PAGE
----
Postpartum depression has traditionally been viewed as a condition limited to women. In truth, fathers similarly experience significant biological, environmental, and general life changes that can lead to symptoms of depression or anxiety. Research shows that up to 1 in 4 new dads experience symptoms of Paternal Postpartum Depression after the birth of a child.
Common factors associated with Paternal Postpartum Depression and Anxiety include:
- Stress-related to finances, changing responsibilities, pressure to provide for your family
- Grief associated with lifestyle changes, such as perceived loss of freedom or independence
- Bonding challenges, feeling jealous or excluded
- Role confusion or low self-esteem
- Limited support from family, peers, or your employer
- Changes in your relationship
- Hormonal changes including decreased testosterone levels
- A partner who is experiencing a postpartum anxiety or mood disorder
*** Half of all men whose partners have postpartum depression, also experience symptoms of depression
Dads often suffer silently and believe their depression will go unnoticed and will pass with time. After all, most of the attention is focused on mom and baby. While it may go unnoticed, it will not pass or improve without support and help.
Symptoms of paternal postpartum depression are unique and often difficult to recognize. While women tend to experience feelings of sadness, hopelessness or guilt, men tend to experience feelings of anger, aggression, and irritability.
Additional symptoms may include:
- Feeling sad, hopeless, discouraged, or worthless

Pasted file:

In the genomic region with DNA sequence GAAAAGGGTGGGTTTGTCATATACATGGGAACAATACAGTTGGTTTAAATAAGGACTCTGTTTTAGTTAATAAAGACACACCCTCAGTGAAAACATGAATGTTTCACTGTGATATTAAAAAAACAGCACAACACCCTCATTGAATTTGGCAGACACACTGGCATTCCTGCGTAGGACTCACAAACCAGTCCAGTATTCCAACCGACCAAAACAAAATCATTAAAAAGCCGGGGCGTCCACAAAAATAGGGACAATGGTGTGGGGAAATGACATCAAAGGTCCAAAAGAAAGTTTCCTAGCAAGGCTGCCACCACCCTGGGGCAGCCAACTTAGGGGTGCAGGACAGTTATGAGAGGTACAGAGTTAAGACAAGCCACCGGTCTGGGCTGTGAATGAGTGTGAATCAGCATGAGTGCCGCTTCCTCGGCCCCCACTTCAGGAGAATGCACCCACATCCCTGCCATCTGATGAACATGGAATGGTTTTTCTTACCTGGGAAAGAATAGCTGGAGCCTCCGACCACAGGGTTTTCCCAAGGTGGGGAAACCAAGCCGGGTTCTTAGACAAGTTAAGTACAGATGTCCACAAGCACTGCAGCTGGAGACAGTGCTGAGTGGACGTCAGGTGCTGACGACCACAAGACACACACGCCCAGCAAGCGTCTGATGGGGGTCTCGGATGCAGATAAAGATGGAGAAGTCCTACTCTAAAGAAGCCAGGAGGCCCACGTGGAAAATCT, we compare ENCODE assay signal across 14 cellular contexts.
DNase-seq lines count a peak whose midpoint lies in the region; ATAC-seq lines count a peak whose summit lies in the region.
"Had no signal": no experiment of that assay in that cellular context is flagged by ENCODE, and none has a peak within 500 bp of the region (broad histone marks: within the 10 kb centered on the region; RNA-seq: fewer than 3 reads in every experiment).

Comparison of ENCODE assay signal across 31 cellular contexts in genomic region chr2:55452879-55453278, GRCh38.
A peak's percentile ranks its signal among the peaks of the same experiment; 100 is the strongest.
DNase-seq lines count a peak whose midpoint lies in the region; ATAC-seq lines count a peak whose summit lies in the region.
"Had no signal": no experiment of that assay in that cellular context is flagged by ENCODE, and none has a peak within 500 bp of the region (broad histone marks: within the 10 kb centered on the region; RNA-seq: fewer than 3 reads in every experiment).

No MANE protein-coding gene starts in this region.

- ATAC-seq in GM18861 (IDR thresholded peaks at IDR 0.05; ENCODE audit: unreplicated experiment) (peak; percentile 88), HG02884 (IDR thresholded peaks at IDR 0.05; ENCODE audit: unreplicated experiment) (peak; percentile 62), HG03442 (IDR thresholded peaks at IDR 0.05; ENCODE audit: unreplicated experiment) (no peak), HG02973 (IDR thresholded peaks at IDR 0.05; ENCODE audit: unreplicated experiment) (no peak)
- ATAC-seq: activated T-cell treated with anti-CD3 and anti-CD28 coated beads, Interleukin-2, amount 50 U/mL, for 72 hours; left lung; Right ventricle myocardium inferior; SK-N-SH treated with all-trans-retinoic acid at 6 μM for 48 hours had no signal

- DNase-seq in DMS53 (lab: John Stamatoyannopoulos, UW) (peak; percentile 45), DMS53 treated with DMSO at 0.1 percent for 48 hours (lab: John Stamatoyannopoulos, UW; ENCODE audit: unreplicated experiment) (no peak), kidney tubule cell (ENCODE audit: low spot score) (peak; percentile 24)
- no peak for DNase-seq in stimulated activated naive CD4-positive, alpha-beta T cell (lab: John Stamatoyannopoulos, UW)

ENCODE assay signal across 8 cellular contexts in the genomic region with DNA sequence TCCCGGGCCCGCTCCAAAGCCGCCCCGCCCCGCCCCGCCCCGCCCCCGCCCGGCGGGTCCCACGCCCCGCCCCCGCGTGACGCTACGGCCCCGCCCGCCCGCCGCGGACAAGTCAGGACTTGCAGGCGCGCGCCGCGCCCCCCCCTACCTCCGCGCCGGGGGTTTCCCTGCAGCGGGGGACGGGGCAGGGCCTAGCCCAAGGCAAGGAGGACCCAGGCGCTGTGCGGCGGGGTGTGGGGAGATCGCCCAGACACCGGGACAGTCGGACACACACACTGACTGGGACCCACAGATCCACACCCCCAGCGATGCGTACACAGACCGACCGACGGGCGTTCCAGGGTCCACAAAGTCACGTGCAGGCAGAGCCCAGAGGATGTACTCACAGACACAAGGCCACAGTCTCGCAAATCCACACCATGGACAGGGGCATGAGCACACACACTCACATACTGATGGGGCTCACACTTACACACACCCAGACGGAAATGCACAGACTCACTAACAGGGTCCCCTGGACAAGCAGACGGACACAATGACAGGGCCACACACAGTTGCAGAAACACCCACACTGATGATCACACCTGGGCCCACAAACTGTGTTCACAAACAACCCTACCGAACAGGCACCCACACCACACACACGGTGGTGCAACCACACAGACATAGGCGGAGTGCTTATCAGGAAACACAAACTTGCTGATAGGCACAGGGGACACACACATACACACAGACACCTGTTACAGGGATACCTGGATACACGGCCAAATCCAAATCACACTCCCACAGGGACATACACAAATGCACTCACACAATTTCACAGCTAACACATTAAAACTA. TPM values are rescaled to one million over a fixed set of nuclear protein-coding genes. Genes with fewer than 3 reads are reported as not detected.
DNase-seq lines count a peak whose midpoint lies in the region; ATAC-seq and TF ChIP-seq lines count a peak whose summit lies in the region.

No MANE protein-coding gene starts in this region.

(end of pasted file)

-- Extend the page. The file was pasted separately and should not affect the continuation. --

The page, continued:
- Increases in physical complaints such as headaches, pain, digestive issues, shortness of breath
- Problems with concentration and motivation
- Loss of interest in work, hobbies, and sex
- Working constantly or avoiding time at home
- Increased use of alcohol/drugs
- Impulsiveness and risk-taking behavior
- Isolation from family and friends
Dads, if you are experiencing any of the above symptoms, you are not alone. Depression is not a sign of weakness in character or strength, it is not a sign of failure as a husband or father, it is a medical condition that is treatable. Left untreated, it can significantly damage your overall health and wellbeing, your relationships with loved ones, and your baby’s development. While talking about your feelings and seeking help may be difficult and uncomfortable; it is also the first step towards feeling well again.
Courtney Daniels is a psychotherapist who holds Perinatal Mental Health and Bringing Baby Home certifications. She specializes in helping women and couples achieve pregnancy, postpartum, and parenting wellness.
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